OAKLAND, Calif. (AP) -- Josh Donaldson added to his personal highlight reel and Scott Kazmir added to his all-star credentials.
Donaldson homered and the third baseman made another spectacular defensive play in foul ground, Kazmir allowed three hits over seven innings and the Oakland Athletics beat the Toronto Blue Jays 5-1 on Saturday night.
"He's one of the toughest players in the American League," A's manager Bob Melvin said of Donaldson's running into a metal cylinder that holds the tarp to make a grab. "He doesn't think and has no regard for his body."
Donaldson compared it to a goal line stand in football.
"The last time I was kind of able to measure it up," he said. "This time I was going full speed into it. I felt like a running back trying to score a touchdown right there."
Coco Crisp, Craig Gentry and Jed Lowrie drove in runs for the A's, who won their third straight and seventh of 10 overall.
"When I was with Texas I saw Josh make a play just like that," said Gentry, who also made a big defensive play of his own in throwing out a runner at the plate from left field in the eighth. "It's pretty amazing. That's a tough play."
Kazmir (10-3) won for the fifth time in his last six decisions. He walked two and struck out eight, improving to 6-1 in eight home starts.
"After the first inning I felt pretty locked in," Kazmir said. "I was able to use all my pitches, even ones that haven't been working for me lately. As I got myself into the game, I felt more comfortable."
Toronto's Melky Cabrera, who had two hits, was thrown out at the plate to end the eighth. A review upheld the decision.
"This whole replay thing has become a joke in my eyes," Toronto outfielder Jose Bautista said. "I think they should just ban it. They should just get rid of it. I don't really understand the purpose of it but getting the right call on the field is not the purpose. That's pretty obvious and evident."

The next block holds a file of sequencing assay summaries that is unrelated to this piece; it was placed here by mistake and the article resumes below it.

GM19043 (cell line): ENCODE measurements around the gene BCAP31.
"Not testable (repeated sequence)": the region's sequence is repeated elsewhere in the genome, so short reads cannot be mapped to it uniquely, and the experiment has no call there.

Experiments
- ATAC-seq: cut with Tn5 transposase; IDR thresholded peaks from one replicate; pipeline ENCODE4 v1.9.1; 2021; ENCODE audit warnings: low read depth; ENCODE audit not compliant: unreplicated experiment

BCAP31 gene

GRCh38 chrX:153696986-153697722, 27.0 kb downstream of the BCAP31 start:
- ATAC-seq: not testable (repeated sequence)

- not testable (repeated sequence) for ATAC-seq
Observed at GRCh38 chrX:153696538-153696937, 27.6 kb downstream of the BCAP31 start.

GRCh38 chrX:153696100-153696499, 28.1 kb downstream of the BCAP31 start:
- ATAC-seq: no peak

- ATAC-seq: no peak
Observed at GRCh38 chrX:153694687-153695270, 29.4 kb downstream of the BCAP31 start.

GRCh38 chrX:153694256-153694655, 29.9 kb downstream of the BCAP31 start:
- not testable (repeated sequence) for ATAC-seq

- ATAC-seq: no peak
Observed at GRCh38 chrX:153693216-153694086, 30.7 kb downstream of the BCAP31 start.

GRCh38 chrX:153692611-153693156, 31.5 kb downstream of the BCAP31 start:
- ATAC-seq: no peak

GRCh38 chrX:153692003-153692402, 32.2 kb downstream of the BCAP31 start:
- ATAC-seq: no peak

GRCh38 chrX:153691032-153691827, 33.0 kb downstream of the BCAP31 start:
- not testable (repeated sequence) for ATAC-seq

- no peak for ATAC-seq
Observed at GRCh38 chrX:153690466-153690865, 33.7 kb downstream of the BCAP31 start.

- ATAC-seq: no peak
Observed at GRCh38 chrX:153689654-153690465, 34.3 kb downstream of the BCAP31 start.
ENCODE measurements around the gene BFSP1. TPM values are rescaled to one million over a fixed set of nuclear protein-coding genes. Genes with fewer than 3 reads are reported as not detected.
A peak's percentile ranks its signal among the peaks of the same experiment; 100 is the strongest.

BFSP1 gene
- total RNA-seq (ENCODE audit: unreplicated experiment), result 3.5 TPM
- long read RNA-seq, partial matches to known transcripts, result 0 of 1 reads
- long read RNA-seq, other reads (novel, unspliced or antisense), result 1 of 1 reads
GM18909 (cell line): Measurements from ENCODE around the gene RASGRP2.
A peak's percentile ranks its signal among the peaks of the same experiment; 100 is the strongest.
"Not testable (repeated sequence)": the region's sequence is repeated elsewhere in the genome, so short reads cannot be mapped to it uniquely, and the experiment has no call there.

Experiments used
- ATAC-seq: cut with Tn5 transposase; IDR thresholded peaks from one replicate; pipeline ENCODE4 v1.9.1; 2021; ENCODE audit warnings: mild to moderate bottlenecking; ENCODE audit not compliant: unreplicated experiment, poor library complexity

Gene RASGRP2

Bautista hit the double that Gentry fielded in the left field corner and threw to Lowrie, who threw to Derek Norris for the out.
"I don't know which replay they were looking at, but clearly they must have had a different video feed than the one we had," Bautista said. "It's pretty frustrating for you to battle as a team, keep the game close, for our pitchers to be doing what they're doing, for us to keep grinding three games and facing tough pitching, and somehow be able to get an opportunity to tie the game in the eighth inning and it all goes down the drain because somebody first initially made a bad call to begin with, and then it gets upheld by God knows who in some room in New York."
Edwin Encarnacion drove in a run in the first inning for the Blue Jays and then had to leave the game with right quad soreness.
Mark Buehrle (10-6) pitched well but remained winless in six starts since June 1. He gave up three runs and 10 hits over six innings. Buehrle walked one and struck out three. He had a four-game winning streak against the A's end.
On a day when the A's traded for two top pitchers, they turned to their steady veteran to extend their hold as the AL's best pitching staff.
Kazmir, who was the opposing pitcher when Buehrle threw his perfect game against the Tampa Bay Rays, retired 20 of 23 hitters after giving up singles to Jose Reyes and Melky Cabrera to start the game.
"Once he gets into rhythm he gets tough," Melvin said. "We feel good when he's out there. For me, he's very deserving (all-star). He's been awfully consistent this year."
Encarnacion was hurt beating out a possible double play ball, allowing Reyes to score and putting the Blue Jays ahead. Encarnacion stepped on the first base bag, limped for a few steps and then tumbled to the ground.
"I wouldn't guess it'd be a quick thing," Blue Jays manager John Gibbons said. "He'll get an MRI tomorrow or the next day and we'll have a little better idea. He said he felt something pop in his quad. That's all I know right now."
Donaldson hit his 19th home run of the season, a solo shot over the fence in center field with two outs in the third to tie the game.